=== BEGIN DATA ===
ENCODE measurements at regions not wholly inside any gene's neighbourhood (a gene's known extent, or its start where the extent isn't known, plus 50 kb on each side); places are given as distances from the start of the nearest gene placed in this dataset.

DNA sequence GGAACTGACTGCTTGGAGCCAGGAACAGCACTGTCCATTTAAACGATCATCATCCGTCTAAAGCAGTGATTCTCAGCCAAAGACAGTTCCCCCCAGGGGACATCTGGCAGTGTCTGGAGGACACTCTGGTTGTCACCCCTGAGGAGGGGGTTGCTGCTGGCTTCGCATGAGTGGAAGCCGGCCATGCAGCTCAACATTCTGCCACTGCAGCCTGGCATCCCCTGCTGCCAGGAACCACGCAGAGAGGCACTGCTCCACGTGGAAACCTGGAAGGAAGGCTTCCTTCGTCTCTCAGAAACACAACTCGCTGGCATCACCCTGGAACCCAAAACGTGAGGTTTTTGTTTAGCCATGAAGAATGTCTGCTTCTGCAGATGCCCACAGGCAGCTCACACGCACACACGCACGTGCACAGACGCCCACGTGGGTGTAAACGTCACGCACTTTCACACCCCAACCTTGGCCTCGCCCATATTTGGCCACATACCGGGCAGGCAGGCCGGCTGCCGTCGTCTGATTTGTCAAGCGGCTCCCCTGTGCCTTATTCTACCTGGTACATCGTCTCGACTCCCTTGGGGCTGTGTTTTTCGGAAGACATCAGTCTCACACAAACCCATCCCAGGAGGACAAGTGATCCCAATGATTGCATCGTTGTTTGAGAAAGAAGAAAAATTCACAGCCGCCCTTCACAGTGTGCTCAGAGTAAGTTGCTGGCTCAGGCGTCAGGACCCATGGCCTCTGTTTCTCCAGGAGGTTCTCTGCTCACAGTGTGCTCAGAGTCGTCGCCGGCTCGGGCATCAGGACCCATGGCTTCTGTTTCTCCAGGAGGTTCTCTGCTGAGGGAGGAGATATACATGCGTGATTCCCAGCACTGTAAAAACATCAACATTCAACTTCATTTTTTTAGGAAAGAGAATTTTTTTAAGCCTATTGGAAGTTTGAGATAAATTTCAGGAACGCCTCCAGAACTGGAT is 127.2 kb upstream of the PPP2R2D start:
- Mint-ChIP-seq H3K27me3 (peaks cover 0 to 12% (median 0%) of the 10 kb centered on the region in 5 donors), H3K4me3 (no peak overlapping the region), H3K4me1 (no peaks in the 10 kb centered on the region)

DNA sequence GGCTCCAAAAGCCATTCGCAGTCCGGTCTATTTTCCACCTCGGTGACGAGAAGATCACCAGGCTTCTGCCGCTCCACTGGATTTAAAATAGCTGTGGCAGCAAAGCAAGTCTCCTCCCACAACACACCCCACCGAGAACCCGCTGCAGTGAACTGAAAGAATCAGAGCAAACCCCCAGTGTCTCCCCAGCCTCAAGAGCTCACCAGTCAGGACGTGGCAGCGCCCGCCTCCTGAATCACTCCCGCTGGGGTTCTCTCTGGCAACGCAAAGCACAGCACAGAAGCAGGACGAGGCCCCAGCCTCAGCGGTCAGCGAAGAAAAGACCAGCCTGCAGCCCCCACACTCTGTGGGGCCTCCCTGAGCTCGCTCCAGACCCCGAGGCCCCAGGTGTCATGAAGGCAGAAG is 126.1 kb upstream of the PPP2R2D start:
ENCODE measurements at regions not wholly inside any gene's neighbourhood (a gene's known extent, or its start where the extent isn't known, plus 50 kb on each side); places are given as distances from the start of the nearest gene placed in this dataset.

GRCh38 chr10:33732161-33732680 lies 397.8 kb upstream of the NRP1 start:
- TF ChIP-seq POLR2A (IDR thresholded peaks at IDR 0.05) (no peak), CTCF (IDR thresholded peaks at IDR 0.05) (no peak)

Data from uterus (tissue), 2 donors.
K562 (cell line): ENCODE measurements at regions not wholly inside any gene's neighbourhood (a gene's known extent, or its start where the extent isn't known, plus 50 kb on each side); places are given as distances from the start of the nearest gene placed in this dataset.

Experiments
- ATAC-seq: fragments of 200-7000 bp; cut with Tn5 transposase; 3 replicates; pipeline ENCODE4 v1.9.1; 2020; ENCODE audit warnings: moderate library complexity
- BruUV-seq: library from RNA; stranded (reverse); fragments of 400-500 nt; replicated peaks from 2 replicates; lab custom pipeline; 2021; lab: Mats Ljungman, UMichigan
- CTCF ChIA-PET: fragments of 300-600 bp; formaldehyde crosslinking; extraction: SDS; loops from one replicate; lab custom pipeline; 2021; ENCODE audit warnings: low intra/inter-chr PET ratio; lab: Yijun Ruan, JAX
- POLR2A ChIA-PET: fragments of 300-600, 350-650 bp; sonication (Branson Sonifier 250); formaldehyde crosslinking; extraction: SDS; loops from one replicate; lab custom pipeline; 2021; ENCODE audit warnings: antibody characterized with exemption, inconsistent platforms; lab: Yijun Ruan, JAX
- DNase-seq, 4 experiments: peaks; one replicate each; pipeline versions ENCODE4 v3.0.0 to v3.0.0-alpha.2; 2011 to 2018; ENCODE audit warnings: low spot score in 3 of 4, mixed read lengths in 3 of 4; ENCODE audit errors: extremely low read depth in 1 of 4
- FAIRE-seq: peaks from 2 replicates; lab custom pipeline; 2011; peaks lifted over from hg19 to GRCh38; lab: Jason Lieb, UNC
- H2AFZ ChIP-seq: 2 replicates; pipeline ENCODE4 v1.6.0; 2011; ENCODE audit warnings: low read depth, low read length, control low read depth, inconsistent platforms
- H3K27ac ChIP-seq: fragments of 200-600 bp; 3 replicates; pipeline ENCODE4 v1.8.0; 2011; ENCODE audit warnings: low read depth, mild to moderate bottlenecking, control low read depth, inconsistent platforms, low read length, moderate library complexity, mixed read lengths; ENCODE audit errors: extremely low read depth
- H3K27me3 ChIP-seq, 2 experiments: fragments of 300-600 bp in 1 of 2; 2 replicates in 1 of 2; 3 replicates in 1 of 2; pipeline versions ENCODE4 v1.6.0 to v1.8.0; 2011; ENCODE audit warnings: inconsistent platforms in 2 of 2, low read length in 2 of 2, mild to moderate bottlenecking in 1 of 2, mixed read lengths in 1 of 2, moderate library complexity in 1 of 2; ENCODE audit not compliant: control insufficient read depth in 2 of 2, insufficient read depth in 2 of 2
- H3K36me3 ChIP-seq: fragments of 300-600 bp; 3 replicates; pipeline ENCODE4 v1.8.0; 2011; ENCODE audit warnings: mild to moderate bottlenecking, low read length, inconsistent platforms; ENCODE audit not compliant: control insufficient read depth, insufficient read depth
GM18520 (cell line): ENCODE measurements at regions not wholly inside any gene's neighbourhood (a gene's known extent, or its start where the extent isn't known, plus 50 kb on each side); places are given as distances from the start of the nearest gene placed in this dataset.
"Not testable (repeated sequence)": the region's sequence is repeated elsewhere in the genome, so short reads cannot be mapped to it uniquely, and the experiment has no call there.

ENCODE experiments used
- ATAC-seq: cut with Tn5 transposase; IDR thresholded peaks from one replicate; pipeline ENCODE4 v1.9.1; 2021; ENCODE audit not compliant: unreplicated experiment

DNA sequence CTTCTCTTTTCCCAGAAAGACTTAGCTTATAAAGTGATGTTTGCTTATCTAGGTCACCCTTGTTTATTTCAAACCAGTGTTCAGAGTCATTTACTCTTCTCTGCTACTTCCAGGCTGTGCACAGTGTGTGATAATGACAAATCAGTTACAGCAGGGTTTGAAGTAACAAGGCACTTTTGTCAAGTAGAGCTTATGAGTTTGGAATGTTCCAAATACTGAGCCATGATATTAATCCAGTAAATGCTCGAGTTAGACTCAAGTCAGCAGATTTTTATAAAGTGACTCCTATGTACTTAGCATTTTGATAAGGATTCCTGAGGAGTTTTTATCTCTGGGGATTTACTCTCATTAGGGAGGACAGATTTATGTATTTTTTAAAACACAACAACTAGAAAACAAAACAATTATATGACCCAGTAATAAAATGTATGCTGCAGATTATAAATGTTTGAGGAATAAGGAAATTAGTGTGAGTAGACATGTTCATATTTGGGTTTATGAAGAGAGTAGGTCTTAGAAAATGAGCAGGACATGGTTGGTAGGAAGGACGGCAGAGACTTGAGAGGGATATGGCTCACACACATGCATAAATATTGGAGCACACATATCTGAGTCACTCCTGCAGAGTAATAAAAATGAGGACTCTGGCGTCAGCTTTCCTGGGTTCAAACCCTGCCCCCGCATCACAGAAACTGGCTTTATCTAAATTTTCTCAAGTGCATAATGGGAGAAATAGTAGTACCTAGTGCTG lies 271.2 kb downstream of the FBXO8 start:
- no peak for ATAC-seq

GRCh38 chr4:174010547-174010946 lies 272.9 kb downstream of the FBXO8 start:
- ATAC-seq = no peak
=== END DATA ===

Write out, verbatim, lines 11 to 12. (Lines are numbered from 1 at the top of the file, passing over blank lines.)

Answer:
- ATAC-seq: fragments of 200-7000 bp; cut with Tn5 transposase; 3 replicates; pipeline ENCODE4 v1.9.1; 2020; ENCODE audit warnings: moderate library complexity
- BruUV-seq: library from RNA; stranded (reverse); fragments of 400-500 nt; replicated peaks from 2 replicates; lab custom pipeline; 2021; lab: Mats Ljungman, UMichigan